Born to Walter Scott Benson, Sr. and Florence Brownlee Benson, Florence Delphine Benson bore a likeness to both in manner and appearance. She came along one year after the Treaty of Versailles ended World War I and nine years before the onslaught of the Great Depression. The dramatic swing from national optimism to despair during her early years would shape her attitudes regarding every single aspect of her life, and guided by the wisdom of her father and affection of her mother, Florence would develop into a young woman as equally focused on politics and economics as she was on art, the social graces, and raising her four girls. She was known for her sound wisdom and practicality, and her motto: moderation in all things.
As a child Florence moved a few times for a brief year or two when her father's publishing business took him for extended periods to other cities, such as Atlanta and Chicago. Her older brother of three years, Walter Scott Benson, Jr., would become her best friend and the only person ever who could challenge her. Later she would follow him to Pease Elementary School, John T. Allen Junior High, and Stephen F. Austin High School. After graduating from high school, she moved to New Orleans to attend Sophie Newcomb College for two years. She then transferred to The University of Texas, where she graduated with a degree in Fine Arts, having become accomplished at painting and sketching. She would go on to illustrate a number of children's textbooks that were published by her father's company, W.S. Benson Publishing Co. But her favorite works were the watercolors she painted of the bell towers and markets of Mexico City. While at The University she was an active member of Kappa Alpha Theta Sorority, and many years later her daughters joined her.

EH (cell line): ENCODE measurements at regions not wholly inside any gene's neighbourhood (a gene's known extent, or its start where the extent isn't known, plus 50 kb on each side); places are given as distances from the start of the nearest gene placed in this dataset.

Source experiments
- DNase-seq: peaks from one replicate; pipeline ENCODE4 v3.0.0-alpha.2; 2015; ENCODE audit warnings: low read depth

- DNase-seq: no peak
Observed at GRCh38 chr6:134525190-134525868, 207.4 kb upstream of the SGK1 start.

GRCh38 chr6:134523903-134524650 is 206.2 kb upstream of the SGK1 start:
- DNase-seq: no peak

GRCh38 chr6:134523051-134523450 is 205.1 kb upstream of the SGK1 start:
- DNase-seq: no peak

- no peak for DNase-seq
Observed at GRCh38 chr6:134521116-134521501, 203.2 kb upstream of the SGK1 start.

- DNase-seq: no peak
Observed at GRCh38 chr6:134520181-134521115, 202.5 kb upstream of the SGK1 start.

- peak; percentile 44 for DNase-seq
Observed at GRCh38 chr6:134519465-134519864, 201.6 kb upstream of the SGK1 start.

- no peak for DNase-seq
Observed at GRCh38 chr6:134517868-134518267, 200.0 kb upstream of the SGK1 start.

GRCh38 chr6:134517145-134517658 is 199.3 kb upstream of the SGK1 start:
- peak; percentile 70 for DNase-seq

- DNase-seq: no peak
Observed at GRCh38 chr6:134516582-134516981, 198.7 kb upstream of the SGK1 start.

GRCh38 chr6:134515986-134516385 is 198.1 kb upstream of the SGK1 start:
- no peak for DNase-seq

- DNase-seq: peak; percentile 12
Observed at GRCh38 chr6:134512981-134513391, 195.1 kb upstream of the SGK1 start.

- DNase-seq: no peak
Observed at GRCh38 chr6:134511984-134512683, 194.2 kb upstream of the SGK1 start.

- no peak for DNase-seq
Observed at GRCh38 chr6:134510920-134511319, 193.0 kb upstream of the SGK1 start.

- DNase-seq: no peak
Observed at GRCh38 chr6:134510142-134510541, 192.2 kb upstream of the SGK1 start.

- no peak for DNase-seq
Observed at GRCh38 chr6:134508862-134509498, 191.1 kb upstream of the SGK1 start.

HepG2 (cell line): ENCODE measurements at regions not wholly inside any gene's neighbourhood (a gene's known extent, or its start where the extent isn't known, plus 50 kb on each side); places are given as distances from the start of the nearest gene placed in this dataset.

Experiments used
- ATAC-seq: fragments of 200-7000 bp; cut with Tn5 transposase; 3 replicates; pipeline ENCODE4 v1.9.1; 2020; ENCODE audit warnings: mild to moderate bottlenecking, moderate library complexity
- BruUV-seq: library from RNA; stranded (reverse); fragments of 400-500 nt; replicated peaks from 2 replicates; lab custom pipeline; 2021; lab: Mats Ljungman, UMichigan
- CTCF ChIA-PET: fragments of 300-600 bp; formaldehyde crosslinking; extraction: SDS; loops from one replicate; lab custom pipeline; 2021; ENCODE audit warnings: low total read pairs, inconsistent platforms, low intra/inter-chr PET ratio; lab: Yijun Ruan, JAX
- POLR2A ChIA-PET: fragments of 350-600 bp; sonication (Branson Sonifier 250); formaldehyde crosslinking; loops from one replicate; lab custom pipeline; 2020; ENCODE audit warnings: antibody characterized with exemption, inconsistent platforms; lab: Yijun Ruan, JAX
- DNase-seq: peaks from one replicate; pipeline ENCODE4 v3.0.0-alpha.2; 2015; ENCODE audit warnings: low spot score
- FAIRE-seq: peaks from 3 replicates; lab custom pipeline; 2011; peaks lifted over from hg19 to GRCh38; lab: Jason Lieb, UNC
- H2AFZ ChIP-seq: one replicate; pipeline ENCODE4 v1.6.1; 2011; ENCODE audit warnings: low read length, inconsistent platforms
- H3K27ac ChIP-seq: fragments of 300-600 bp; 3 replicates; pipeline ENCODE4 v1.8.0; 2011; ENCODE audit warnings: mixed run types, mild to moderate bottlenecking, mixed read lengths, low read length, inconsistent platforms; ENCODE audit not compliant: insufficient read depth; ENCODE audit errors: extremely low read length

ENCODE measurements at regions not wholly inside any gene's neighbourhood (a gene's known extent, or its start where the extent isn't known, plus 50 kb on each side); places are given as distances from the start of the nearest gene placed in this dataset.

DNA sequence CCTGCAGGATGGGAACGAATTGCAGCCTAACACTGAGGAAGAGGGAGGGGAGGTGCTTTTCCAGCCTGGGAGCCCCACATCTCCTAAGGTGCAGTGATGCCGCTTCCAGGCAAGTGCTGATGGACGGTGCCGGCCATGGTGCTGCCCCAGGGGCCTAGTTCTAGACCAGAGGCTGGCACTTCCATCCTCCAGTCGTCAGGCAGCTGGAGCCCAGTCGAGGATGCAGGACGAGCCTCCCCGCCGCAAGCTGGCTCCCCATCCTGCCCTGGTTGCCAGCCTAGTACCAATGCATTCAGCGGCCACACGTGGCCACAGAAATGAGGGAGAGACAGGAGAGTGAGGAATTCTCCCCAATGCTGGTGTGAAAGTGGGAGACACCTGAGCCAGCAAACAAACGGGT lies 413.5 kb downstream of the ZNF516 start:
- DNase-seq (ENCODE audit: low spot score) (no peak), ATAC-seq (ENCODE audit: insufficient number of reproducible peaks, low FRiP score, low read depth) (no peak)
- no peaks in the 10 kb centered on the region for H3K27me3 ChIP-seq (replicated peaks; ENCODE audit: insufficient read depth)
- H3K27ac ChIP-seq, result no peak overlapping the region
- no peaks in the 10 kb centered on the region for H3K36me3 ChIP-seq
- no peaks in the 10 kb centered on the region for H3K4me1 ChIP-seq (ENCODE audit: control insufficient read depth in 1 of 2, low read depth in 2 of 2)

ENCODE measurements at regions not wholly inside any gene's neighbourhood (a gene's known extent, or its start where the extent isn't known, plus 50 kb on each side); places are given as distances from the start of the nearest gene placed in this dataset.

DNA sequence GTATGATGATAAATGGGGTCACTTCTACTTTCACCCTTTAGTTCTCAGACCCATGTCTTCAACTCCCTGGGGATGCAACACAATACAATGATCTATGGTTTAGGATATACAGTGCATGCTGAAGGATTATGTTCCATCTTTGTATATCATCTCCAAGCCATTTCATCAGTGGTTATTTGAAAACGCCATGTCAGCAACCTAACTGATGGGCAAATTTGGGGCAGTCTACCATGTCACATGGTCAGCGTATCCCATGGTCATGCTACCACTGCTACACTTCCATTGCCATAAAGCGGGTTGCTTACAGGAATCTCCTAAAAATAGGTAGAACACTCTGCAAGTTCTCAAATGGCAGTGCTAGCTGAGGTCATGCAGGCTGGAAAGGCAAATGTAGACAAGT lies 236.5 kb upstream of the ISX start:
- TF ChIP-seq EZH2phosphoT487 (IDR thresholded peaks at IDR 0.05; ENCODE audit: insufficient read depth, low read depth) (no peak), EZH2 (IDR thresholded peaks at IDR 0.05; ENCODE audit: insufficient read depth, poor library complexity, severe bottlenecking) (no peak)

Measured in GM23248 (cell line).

After college Florence served with The Junior League of Austin, as well as The Junior Helping Hand and The Settlement Club. Her family were active members of St. David's Episcopal Church, where The Reverend Charles Sumner baptized all four daughters and prepared them for confirmation. After World War II, Florence met and married Louis Scott Wilkerson, a young lawyer also from Austin. Louis also had graduated from The University of Texas, and then earned a law degree from Harvard University. He served in the Air Force during WWII, most notably in the Judge Advocate General's Corps, and in the ground intelligence office in Italy. Louis later served as the Under Secretary of the Treasury for the State of Texas, and as assistant to the Texas Secretary of State for one session. Louis was a founding member of the private law firm Sneed, Vine, Wilkerson, Selman & Perry, where he often found himself mentoring younger attorneys as they joined the firm.
Florence was a devoted wife and mother. She cared for her own mother in her lingering years, as well as her daughter, Marianne, as she battled cancer. When her girls were young she would be up late making costumes and helping with homework. Then she would be up early making lunches and driving carpool. She made sure her family learned the value of getting fresh air and exercise, putting her girls in every kind of lesson that was offered at the time. She also made sure her family ate three square meals each day, hiring the retired cook for a boys' dorm. Georgie became part of the family and was given a seat with the family at the girls' weddings. Later after Georgie retired, Juanita Ruiz worked for Florence and would experience the same inclusion, still intact today.